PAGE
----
This sheet is to help you understand what we are looking for, and what our margin remarks might be about on your write ups of patients. Since at all of the white-ups that you hand in are uniform, this represents what MUST be included in every write-up. 1) The opening list of the note. It contains age, sex, race, marital status, etc. The patient complaint should be given in quotes. If the patient has more than one complaint, each complaint should be listed separately (1, 2, etc.) and each addressed in the subjective and under the appropriate number. 2) ): This is the historical part of the note. It contains the following: a) Symptom analysis/HPI(Location, quality , quantity or severity, timing, setting, factors that make it better or worse, and associate manifestations.(10pts). b) Review of systems of associated systems, reporting all pertinent positives and negatives (10pts). c) Any PMH, family hx, social hx, allergies, medications related to the complaint/problem (10pts). If more than one chief complaint, each should be written u in this manner. 3) Vital signs need to be present. Height and Weight should be included where appropriate. a)      Appropriate systems are examined, listed in the note and consistent with those identified in 2b.(10pts). b)      Pertinent positives and negatives must be documented for each relevant system. c)        Any abnormalities must be fully described. Measure and record sizes of things (likes moles, scars). Avoid using “ok”, “clear”, “within normal limits”, positive/ negative, and normal/abnormal to describe things. (5pts). 4) Diagnoses should be clearly listed and worded appropriately. 5) Be sure to include any teaching, health maintenance and counseling along with the pharmacological and non-pharmacological measures. If you have more than one diagnosis, it is helpful to have this section divided into separate numbered sections. 6) Does the note support the appropriate differential diagnosis process? Is there evidence that you know what systems and what symptoms go with which complaints? The assessment/diagnoses should be consistent with the subjective section and then the assessment and plan. The management should be consistent with the assessment/ diagnoses identified. 7) Is it literate, organized and complete? Comments: Total Score: ____________                                                          Instructor: __________________________________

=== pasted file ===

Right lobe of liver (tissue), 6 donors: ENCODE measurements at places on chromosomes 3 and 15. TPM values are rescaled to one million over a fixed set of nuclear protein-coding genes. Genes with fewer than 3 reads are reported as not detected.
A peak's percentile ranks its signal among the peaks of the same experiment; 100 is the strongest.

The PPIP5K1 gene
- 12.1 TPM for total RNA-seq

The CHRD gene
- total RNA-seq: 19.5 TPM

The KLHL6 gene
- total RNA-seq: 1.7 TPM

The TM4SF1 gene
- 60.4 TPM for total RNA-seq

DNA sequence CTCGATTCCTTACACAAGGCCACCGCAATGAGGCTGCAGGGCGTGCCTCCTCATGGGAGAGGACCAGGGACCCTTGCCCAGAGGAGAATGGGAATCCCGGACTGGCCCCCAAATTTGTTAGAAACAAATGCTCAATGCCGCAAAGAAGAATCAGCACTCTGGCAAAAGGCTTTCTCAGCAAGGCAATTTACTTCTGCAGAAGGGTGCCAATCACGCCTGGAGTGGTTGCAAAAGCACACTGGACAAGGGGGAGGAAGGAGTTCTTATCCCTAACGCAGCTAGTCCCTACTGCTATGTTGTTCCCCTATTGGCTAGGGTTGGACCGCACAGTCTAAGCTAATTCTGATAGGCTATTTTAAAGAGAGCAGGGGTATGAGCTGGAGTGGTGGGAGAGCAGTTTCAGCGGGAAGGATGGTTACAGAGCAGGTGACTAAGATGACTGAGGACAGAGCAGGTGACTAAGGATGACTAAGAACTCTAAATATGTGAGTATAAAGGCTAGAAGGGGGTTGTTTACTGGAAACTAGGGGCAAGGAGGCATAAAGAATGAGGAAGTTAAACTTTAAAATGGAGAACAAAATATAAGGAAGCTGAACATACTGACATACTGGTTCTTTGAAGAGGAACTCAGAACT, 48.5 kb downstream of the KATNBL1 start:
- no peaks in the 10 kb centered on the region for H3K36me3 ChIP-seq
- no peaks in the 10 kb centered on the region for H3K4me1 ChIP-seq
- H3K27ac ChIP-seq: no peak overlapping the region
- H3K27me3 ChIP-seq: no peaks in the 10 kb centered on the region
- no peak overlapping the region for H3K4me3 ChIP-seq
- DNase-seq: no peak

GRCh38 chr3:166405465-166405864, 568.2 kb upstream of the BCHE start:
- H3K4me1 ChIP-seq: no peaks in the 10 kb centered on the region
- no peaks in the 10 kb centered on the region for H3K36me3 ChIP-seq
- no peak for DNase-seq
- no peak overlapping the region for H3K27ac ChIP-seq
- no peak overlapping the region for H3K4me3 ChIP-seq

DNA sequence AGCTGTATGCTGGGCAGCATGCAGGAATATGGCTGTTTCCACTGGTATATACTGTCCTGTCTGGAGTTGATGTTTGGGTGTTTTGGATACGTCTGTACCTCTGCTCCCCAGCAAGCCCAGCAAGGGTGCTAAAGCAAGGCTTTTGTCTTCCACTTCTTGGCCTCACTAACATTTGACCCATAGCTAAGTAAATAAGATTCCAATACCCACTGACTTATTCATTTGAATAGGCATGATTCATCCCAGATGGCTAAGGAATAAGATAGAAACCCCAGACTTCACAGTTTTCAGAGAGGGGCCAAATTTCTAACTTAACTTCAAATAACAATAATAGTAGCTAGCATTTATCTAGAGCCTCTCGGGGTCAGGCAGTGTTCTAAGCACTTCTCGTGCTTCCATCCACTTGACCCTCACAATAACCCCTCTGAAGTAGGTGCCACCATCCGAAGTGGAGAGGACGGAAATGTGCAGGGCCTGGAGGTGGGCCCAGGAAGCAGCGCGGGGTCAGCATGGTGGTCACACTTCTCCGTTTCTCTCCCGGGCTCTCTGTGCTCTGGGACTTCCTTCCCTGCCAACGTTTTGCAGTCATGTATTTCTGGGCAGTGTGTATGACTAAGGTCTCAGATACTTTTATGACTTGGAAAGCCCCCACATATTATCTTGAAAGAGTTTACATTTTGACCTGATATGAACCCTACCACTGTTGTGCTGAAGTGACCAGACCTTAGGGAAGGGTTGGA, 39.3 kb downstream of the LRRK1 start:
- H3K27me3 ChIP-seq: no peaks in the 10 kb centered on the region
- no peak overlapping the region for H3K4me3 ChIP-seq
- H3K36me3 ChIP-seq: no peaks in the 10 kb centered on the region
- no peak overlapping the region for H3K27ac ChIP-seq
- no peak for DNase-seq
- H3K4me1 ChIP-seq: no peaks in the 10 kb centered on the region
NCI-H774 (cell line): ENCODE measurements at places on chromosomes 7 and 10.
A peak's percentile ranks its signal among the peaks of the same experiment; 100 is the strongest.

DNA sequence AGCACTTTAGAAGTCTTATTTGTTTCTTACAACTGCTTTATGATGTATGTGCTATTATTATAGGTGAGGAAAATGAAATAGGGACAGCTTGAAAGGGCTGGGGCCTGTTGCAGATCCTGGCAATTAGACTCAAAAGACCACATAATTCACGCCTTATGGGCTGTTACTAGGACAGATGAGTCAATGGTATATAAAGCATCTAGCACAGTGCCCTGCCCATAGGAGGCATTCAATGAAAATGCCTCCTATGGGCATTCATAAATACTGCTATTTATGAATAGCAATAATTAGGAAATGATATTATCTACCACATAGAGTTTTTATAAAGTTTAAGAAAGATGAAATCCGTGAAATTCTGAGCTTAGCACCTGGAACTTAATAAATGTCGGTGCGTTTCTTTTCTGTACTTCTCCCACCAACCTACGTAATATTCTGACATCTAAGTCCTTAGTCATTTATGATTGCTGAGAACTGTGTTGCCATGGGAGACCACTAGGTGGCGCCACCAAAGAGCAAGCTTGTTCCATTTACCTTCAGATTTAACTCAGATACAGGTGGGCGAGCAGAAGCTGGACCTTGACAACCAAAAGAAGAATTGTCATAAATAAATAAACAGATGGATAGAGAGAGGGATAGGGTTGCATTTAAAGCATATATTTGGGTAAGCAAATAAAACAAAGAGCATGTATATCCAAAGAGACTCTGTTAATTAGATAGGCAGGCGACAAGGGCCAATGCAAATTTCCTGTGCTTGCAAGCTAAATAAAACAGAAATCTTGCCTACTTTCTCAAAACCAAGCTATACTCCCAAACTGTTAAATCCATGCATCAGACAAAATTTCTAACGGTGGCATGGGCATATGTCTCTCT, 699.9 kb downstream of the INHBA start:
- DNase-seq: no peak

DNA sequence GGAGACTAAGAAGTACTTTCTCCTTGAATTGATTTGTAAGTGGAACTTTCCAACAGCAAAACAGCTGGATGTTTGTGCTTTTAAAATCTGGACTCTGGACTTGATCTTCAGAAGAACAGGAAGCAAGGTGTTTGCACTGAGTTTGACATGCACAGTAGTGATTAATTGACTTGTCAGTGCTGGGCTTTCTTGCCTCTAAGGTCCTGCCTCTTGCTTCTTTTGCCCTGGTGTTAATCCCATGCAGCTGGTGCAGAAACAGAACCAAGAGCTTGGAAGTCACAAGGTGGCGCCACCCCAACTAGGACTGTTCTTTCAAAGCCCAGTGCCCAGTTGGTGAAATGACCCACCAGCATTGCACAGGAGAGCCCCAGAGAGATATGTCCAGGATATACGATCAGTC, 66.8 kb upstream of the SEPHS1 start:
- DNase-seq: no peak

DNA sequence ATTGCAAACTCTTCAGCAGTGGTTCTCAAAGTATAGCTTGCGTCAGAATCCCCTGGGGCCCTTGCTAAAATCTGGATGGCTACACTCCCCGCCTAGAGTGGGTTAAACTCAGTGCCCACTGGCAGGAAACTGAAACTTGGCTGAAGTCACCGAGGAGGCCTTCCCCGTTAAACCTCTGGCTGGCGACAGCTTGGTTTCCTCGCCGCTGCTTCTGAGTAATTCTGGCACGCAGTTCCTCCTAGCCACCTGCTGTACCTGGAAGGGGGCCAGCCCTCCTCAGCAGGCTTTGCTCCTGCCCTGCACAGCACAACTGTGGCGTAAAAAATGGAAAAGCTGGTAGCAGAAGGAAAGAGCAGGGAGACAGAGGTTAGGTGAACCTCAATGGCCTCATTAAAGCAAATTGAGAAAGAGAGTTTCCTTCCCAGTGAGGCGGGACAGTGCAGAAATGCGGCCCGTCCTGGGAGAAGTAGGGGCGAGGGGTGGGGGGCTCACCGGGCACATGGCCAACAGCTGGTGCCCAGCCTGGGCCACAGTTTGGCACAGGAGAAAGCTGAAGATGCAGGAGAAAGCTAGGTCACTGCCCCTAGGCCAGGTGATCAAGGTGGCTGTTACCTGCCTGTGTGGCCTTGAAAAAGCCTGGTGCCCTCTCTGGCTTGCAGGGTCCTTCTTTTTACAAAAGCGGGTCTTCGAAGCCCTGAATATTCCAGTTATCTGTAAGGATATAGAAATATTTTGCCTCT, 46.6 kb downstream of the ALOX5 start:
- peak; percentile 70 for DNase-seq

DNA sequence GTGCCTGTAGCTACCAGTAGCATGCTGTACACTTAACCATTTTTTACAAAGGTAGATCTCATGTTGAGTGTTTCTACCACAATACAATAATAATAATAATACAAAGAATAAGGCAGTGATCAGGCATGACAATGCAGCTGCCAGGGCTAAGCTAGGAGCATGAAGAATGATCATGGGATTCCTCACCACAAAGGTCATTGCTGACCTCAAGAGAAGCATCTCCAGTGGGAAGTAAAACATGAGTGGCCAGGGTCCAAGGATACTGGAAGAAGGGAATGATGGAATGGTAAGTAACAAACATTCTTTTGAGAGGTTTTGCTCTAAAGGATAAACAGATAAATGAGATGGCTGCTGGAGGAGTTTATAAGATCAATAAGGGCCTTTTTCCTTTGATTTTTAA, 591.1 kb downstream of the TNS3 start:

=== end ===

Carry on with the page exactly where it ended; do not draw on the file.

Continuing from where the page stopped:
Assignment Rubric: Patient Write-Ups